about Moses, there is speculation that Moses’ Red Sea crossing may have been at its
southern end. Support for this comes from Moses’ marriage to Zipporah, the Cushite
daughter of the Prophet Jethro. Salibi places Zipporah’s home as Kush (Kshm) next to
the volcanic mountain in northern Yemen named Jebel al-Nabi Shu’ayb - the
mountain of the prophet Shu’ayb. Shu’ayb is Arabic for Jethro. In 1997 a team of
Canadian archaeologists [Keall 1997] discovered a ring of large monoliths on the
coastal plain below Jebel al-Nabi Shu’ayb dating from about 1800 B.C. (Moses’ era)
and therefore, if Salibi’s Arabian location for the Exodus is true, the pillars may be the
same mentioned in Exodus 24:4. Perhaps the Hebrew captivity occurred near or in
Whoever wrote the Sheba-Menelik Cycle was obviously not referring to a
Jerusalem in Palestine. On page 11 is a map of Menelik’s journey from Jerusalem to
Ethiopia with Jerusalem sited in Palestine. The account makes no sense.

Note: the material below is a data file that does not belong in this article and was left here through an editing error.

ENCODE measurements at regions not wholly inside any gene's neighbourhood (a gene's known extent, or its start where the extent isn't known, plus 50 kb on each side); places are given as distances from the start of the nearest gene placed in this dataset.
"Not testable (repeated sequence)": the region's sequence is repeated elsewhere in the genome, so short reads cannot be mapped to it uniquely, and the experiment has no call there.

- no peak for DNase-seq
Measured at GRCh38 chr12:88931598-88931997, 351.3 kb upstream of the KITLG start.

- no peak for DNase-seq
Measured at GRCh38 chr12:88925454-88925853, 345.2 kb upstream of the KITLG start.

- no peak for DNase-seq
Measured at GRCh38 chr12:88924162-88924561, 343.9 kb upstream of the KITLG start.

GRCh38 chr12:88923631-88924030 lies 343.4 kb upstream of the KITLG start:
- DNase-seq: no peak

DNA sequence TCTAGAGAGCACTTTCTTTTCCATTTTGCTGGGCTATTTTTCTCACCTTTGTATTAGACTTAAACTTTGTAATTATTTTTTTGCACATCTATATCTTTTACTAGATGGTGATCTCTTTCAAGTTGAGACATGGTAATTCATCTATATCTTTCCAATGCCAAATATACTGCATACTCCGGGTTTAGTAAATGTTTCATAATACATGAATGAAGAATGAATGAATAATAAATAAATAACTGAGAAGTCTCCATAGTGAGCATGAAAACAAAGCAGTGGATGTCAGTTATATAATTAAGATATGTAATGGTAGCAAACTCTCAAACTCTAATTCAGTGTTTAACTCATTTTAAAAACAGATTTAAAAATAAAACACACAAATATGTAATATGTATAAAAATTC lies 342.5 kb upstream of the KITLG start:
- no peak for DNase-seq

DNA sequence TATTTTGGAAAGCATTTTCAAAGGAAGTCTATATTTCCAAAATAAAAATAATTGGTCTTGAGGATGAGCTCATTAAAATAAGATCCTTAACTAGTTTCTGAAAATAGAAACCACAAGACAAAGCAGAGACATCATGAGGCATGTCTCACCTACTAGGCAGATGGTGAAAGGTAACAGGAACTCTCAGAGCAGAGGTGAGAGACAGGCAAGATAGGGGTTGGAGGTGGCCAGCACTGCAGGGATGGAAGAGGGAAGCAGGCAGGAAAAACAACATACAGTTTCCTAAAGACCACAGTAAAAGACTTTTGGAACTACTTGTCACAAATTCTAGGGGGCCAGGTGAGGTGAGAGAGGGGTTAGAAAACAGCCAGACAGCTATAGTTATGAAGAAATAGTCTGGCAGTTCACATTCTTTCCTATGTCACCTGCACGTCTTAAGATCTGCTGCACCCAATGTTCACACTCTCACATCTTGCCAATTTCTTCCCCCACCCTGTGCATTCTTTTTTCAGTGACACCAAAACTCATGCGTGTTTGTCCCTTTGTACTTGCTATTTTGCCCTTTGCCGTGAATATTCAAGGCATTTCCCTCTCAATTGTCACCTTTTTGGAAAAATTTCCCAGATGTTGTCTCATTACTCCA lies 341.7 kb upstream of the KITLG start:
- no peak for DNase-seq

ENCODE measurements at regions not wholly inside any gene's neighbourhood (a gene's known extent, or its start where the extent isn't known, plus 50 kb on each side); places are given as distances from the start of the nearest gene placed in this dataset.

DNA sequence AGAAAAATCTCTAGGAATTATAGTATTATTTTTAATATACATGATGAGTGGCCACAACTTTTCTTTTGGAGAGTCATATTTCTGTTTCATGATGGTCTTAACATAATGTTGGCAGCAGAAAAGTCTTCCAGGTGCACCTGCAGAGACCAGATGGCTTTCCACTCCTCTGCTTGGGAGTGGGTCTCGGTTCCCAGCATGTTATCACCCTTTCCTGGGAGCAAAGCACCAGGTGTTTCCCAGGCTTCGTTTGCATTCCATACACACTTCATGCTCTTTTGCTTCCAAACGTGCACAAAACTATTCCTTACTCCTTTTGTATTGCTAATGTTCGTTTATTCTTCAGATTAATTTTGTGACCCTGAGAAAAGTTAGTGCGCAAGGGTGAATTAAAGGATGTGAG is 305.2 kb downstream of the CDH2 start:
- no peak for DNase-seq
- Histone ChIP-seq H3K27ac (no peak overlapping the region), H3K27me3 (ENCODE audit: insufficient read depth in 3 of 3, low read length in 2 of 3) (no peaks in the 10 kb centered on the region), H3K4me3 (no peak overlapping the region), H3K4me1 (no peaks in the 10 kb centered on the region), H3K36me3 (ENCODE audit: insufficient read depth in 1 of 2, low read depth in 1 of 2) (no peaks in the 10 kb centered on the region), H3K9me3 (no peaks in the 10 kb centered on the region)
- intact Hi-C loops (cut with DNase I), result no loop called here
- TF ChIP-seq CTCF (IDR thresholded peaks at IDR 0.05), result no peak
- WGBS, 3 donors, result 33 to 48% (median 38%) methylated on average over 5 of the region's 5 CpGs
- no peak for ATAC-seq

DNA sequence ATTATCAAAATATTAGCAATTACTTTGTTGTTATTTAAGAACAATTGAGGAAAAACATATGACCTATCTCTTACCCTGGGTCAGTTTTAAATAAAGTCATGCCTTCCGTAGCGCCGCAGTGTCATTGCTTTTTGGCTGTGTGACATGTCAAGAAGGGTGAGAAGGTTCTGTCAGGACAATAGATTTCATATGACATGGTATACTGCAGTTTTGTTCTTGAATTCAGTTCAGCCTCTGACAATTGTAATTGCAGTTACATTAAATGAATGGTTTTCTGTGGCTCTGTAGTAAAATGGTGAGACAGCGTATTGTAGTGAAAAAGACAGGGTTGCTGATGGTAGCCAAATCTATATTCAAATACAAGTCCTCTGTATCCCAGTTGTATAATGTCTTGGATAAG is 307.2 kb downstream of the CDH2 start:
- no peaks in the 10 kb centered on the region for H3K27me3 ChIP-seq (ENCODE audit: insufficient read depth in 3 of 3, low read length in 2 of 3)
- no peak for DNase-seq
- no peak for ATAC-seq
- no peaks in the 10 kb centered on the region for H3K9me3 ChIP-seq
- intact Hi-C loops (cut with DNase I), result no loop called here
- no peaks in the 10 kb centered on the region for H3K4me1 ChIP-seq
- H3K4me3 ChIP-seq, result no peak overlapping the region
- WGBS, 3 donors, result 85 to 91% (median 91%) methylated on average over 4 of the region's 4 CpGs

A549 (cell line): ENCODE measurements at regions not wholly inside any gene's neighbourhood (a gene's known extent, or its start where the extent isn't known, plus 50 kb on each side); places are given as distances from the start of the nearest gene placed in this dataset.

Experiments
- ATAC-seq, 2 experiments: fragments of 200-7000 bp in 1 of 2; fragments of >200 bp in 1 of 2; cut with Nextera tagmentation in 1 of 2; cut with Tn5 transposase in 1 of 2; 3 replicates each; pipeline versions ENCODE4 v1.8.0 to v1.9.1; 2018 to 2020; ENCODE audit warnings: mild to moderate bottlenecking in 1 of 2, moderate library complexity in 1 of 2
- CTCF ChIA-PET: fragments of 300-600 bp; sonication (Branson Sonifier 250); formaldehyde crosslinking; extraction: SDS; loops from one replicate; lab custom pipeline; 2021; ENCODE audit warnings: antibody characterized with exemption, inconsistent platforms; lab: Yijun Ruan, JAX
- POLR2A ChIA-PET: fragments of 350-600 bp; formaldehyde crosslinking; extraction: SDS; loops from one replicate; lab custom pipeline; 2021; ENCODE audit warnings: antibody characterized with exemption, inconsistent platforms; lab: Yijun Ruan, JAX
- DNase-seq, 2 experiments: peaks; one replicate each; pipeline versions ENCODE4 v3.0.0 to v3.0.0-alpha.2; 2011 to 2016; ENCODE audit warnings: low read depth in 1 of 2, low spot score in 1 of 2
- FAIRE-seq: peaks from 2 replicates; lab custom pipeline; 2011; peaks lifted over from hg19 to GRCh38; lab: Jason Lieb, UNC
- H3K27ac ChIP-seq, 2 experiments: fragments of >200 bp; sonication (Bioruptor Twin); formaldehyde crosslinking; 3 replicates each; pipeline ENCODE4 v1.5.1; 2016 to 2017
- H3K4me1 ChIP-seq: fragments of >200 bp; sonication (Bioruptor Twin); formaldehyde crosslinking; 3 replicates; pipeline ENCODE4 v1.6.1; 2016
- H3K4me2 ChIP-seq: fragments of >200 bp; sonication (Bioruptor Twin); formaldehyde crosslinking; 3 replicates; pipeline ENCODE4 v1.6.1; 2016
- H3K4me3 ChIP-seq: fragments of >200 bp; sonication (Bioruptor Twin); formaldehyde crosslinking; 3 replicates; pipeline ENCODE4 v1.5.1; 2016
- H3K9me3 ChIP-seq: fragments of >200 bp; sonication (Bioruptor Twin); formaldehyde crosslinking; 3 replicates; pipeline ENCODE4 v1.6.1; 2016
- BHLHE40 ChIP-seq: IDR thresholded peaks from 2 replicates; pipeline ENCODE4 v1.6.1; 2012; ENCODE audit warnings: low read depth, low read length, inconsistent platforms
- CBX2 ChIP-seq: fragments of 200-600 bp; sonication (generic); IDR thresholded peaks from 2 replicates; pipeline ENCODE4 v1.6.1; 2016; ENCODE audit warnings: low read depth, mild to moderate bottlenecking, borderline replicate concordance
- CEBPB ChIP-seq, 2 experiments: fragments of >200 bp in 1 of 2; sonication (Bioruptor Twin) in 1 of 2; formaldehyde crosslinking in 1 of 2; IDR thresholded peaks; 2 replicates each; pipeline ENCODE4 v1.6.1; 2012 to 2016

When Salibi’s book was published in 1985 this writer wrote to him about the
strange geography of the Sheba-Menelik Cycle and asked him to send his hypothetical
map of an Arabian Judah marking place names mentioned in the Ethiopian document
in case the Cycle’s contents matched his hypothesis of an ancient Judah in West
Arabia. Salibi replied [Letter 15 February 1987] that he was not conversant with the
Sheba-Menelik Cycle but kindly sent his map. The result was sensational for it
showed that the author of the Sheba-Menelik Cycle was referring to a Judah opposite
Ethiopia in West Arabia not to one in Palestine.
A map of Menelik’s journey from Jerusalem to Ethiopia with Jerusalem and
other locations sited by Salibi in West Arabia is on page 12. Since Salibi drew his map